It’s been a long wait for the latest installment of the Super Smash Bros. series, and for fans who’ve dreamed of having a portable iteration, it’s finally here and has a number of expectations to live up to. Fortunately, it’s a relief to report that the game pushes the 3DS to its limit, and leaves fans with a legitimate and enjoyable experience to throw in their pocket.
The entire premise of the longstanding fighting game series will sound like a euphoric trip down memory lane for casual and hardcore gamers alike. Pitting iconic mascots like Mario and Link against Mega Man and Sonic the Hedgehog is the stuff of dreams for many consumers, but Super Smash Bros. is notorious for allowing fans to play out these magical scenarios. Therein lies the main appeal of the property, but there’s so much more depth to the game than just that.
Establishing a pace that meets halfway between Melee and Brawl, Super Smash Bros. for 3DS strays away from the floatiness of its most recent predecessor to appeal more to fighting game fans – while still maintaining its renowned pickup-and-playability. Anyone can jump in and deliver a devastating Falcon Punch to Pikachu’s face, and that’s always been the hallmark of the series. It walks a fine line to appease both audiences and the 3DS iteration is no exception to this ongoing and well-rehearsed dynamic.
Keeping that in mind, it doesn’t hurt that the roster in this game will cater to a myriad of play styles thanks to its immense size. When the starting selection of fighters is 36 characters deep (39 if you count the three different Mii combatant options), there’s little to worry that Nintendo hasn’t taken every precaution to ensure that players’ expectations were largely met. That said, there are a few notable veterans that didn’t make the cut into the new game (i.e. Ice Climbers and the heavily desired Mewtwo), but there are so many new and returning mascots to choose from that those woes are overshadowed.
While the starting roster will take an ample amount of time to get accustomed to, there are additional unlockable fighters that can be added over the course of simply playing the game. This is where players will get their thrill, because earning new characters, adding trophies to the collection, unlocking stages to battle on and finding various hats and outfits for Mii Fighters quickly becomes an addictive and rewarding adventure that never ceases to let up.
Another big addition that makes its debut in Super Smash Bros. for 3DS is the ability to customize characters. Players are able to swap out Smash Attacks with one of three options (provided they’ve unlocked them) and they can then alter the attributes of fighters by decking them out in Equipment. Both additional attacks and Equipment can be found while playing through the single player Classic Mode or completing challenges, and they allow for players to modify the title how they see fit.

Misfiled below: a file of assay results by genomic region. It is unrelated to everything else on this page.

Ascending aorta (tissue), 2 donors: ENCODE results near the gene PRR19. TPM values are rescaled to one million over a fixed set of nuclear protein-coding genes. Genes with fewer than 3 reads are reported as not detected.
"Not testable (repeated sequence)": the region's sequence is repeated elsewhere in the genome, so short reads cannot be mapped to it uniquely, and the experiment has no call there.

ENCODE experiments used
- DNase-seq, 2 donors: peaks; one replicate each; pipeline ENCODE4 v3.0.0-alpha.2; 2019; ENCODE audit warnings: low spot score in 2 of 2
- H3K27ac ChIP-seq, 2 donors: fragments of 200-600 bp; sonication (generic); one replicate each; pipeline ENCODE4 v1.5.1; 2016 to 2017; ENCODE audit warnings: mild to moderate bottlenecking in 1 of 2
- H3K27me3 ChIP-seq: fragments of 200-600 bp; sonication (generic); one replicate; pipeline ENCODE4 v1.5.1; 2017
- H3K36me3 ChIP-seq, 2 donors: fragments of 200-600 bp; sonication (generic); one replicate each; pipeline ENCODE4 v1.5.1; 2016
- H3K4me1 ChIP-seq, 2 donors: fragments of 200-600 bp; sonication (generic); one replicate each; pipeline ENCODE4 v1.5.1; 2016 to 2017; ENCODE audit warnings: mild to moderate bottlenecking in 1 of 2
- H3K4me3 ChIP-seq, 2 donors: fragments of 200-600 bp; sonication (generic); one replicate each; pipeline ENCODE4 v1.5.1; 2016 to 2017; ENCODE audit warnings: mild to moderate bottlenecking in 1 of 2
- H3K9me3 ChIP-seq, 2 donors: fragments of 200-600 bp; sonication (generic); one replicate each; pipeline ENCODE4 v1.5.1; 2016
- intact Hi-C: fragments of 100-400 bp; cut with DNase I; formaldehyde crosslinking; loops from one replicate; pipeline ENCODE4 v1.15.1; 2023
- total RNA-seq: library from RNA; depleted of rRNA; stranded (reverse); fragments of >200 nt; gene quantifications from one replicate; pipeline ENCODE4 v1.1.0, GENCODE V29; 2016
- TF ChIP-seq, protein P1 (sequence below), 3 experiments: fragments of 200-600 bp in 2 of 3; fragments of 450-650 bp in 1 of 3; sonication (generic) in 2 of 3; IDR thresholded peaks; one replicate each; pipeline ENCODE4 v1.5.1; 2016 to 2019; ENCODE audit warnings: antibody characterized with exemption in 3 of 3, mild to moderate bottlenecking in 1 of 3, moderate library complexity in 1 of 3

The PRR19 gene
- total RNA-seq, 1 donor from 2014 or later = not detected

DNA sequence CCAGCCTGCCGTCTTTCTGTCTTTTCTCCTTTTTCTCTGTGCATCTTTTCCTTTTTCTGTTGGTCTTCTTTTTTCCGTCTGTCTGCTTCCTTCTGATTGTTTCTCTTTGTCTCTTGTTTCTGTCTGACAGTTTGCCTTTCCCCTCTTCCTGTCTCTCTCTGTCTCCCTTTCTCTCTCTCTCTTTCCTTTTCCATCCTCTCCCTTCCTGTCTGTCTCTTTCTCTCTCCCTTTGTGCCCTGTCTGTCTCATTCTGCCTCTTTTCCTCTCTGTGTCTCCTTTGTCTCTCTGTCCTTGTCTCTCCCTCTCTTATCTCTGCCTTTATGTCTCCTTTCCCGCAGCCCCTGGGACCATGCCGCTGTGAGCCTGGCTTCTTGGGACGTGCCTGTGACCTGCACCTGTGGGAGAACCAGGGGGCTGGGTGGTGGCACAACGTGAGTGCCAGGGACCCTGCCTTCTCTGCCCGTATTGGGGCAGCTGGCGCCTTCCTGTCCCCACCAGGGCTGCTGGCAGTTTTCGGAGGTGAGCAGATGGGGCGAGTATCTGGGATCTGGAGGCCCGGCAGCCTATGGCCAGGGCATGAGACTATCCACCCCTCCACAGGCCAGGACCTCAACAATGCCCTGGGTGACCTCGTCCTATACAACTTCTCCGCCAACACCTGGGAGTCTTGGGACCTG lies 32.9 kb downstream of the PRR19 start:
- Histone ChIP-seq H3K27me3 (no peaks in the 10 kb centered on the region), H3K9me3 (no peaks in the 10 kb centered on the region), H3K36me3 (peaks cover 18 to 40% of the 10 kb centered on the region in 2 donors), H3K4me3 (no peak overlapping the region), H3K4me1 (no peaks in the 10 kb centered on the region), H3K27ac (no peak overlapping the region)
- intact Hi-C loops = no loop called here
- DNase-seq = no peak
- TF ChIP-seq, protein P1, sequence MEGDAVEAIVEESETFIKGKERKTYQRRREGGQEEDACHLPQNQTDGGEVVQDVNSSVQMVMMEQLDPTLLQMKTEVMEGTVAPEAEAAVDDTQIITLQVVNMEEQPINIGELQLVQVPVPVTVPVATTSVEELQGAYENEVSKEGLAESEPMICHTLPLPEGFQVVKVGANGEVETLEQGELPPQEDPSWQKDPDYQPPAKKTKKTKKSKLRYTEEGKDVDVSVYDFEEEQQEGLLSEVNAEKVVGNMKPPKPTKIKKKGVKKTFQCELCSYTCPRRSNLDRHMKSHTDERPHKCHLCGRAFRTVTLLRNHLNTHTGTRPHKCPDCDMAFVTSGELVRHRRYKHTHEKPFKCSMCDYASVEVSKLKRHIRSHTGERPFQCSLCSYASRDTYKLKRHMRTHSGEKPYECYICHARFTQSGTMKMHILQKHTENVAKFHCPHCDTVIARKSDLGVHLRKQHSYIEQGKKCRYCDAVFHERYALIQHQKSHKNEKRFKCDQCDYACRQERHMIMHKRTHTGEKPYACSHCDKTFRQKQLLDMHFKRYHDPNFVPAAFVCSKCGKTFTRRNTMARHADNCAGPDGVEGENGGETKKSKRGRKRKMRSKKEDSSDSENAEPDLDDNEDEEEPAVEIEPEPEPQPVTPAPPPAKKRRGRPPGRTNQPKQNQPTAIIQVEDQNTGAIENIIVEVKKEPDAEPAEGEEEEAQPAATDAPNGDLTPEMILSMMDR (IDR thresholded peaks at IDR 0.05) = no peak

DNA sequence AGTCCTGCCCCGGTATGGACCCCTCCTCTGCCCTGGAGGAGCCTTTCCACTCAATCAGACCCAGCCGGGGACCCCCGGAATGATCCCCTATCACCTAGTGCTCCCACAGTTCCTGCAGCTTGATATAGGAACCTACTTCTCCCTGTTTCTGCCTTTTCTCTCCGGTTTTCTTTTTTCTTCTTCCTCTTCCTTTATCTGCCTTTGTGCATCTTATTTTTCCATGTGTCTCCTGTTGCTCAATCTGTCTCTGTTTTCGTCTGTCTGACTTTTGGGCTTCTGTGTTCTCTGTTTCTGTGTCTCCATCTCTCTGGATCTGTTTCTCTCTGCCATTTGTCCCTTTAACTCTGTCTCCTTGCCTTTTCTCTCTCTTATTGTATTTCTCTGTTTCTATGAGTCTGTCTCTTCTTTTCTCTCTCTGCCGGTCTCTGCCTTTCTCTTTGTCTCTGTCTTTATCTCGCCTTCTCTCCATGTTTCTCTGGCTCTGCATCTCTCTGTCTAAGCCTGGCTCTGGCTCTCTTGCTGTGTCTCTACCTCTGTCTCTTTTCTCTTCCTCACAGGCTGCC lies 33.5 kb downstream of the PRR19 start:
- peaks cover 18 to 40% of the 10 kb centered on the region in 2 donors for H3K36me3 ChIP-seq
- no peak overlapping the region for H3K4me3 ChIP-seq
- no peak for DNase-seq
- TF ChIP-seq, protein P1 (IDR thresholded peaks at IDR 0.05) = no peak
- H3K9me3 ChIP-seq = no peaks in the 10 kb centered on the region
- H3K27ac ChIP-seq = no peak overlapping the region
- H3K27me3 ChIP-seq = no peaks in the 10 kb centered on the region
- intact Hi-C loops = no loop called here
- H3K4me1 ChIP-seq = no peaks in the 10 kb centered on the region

Want Bowser to be a fast and fragile fighter? Done. Want Kirby to freeze foes instead of inhale them? It’s an option. The customization allows users to make the game more of what they want. Another interesting trait about Equipment is that, while some pieces enhance traits, they’ll also take away from one of the core three attributes: Speed, Strength and Defense. This keeps the system balanced and forces players to sacrifice something in exchange for benefits in other areas.
As previously mentioned, Classic Mode makes its triumphant return in Super Smash Bros. for 3DS, but this time with a twist. Putting a greater emphasis on collecting coins, players are now able to raise the difficulty of their playthrough while forcing them to put their money where their mouth is. Charging participants faux currency to participate, raising the difficulty offers big risks for even bigger rewards. Additional gold, trophies, characters and more can only be earned on the higher difficulty settings, making it a much more in-depth and appealing option for longtime fans.
All-Star mode also makes its triumphant return and this time the option is available right from the beginning. Allowing players to take a trip down memory lane by fighting combatants in an order that’s established by the date of their real-world debut, it makes for a fun and enlightening look at the rich history behind the characters of the Smash Bros. series. Unlocking all the characters adds additional foes to pummel as well, ensuring that the nostalgia grows as the roster rounds out.
Nintendo offers several options for online play with Super Smash Bros. on 3DS. Whether playing in ‘For Fun’ or ‘For Glory’ (the two core options available for online play), connectivity isn’t consistent and is borderline problematic. Some matches are fluid and go off with little to no lag, while others stutter and chug along. Mind you, my experience took place against users that already have the game in Japan which could have been a factor.
As for non-online play, Super Smash Bros. is near flawless. Pushing the on-screen fighters to 60 frames per second, every ounce of the action is smooth and telling of what’s capable on the portable Nintendo platform, even if it’s not always perfect. Extended play will cause discomfort, and the layout of the buttons and lack of a true analog stick impede on the game’s ability to be as technically compelling at times, but there’s still a lot to love about the portable installment.
Super Smash Bros. for 3DS is a must-have for Nintendo 3DS owners. It’s an immeasurable nod to gaming’s past, and its vast array of playable characters and enjoyable gameplay makes for a great gaming experience. The hardware may impede on the game every so often, but overall this iteration of Smash can stand proudly amongst its console predecessors. Now, the wait for the Wii U version begins.
Super Smash Bros. for 3DS arrives exclusively on the Nintendo 3DS on October 3, 2014.
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